The percentage of income I make from photography is completely and utterly irrelevant. One simple reason is that the other sources of income don't have anything to do with photography. The time factor I could almost understand but even that doesn't quite hold water. So that boils down to something between me and the IRS and says nothing about my skill level (or lack thereof).

I am a working professional in another area and that consumes most of my time during the week. With my remaining time I pick and choose what I want to do. I don't rely on income from photography but have decided at some point that I need to charge "professional grade" fees. I deliver professional grade results and hence want this reflected in what I get paid. The other pros in my neighborhood appreciate that. And if I do work for free then it's for charity organisations or other causes that I want to support. Even those folks will receive a billing statement going forward so that there is no misunderstanding about the value they are getting for free.

And if Joe the Pro or the Rockwells of this world in their Domke vests have a problem with that I can't help them.


+1 and well said. The amount of work some photographers put in should be at least recognized. I think I will definitely make people aware of the hours I put in before handing out freebies. Two weeks of post processing and editing work on the PC - that's what? At least $500. Maybe more. Some people owe me some serious favours!!!
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Hillsilly

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Re: What's your definition of "Pro"?
« Reply #78 on: February 11, 2013, 11:40:13 PM »
...We're not building planes or perform brain surgery where some kind of board approval may be useful to some degree ...

Surely, bad wedding photography leads to a higher incidence of divorce?  Think of the cost to society!  It's time for government action now to stop these unregulated photographers destroying people's lives!!

But seriously, you're probably missreading this with a negative approach, rather than the positive slant I wanted to portray.  My intention is not to create barriers to entry or restrictions for work, make membership complusory, make only employees of members eligible for membership, promote anti competitve beahviour or price fixing.  Instead, my suggestion is to provide photographers who show a real dedication to their calling a formal pathway to help promote their level of skill and expertise.  They can then leverage upon their extra training and experience to become members of the association.  At the same time, the association will be promoting the benefits of choosing a member.  If this is done successfully, putting the associations logo on business cards, websites etc will subconcsciously help influence the client's decision to approach you for a quote and hopefully lead to more, better paying, work.  It is a way for people to appreciate why your prices are higher than your competition - and will gladly pay it.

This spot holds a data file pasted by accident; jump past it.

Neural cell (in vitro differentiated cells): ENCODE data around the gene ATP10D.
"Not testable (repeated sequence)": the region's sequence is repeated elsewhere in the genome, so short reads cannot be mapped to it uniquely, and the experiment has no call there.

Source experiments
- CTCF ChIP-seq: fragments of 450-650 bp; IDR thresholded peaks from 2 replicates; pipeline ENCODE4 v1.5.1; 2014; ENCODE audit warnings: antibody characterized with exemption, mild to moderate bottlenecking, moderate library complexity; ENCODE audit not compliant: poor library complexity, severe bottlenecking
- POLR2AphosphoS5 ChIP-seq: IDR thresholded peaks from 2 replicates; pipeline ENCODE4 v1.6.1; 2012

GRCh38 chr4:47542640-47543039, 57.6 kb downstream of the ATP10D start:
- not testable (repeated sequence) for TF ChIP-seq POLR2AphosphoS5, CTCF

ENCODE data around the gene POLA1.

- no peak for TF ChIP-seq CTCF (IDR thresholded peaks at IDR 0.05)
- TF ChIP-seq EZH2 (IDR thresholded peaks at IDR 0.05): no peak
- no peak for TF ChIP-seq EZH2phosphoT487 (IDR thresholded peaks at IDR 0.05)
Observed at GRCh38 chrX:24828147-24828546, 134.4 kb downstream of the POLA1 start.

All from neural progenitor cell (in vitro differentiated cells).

With an ever growing number of photographers (and a lot of amateurs who are pretty good) this is a way to stand out from the crowd.  It's about having a way to instantly convey that you are probably well above average at what you do. 
« Last Edit: February 11, 2013, 11:48:43 PM by Hillsilly »
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Stickman

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Re: What's your definition of "Pro"?
« Reply #79 on: February 12, 2013, 12:21:45 AM »
If you think this is bad, watch the fire fighters go back and forth at it.  "Volunteers" versus "Professionals"...

Hillsilly

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Re: What's your definition of "Pro"?
« Reply #80 on: February 12, 2013, 01:07:51 AM »
Hillsilly,

You should join the RPS and do one of their Distinctions.

You'd probably have to be a good photographer.  That kind of rules me out.

But that's along the lines that I was thinking.  The Australian Photographic Society is similar.  I assume most countries have similar associations.  Where my idea differs to the honours system is that the photographic societies recognise people that can take exceptional photos.  They may or may not be the same people that you can rely on to consistently produce images of high quality that satisfies their client's demands in a professional way.  Also, membership is open to all, which diminishes the prestige and marketing advantages of being a member.

But realistically, it is these societies that would be the ideal peak professional bodies.  Maybe a new membership category.
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vab3

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Re: What's your definition of "Pro"?
« Reply #81 on: February 12, 2013, 09:08:33 AM »
One of the problems in this discussion is that the word professional has two meanings.  One is a general term relating to the quality of one's work, one's ethics, and how reliable one is, with respect to others in a certain line of work.  The other generally means that you are paid to do the work as opposed to doing it as a hobby.  Ideally the two would go hand in hand but not always. 

I believe Ken's definitions are useful his audience -- which is mainly people who are about to spend too much money on a camera.

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Re: What's your definition of "Pro"?
« Reply #81 on: February 12, 2013, 09:08:33 AM »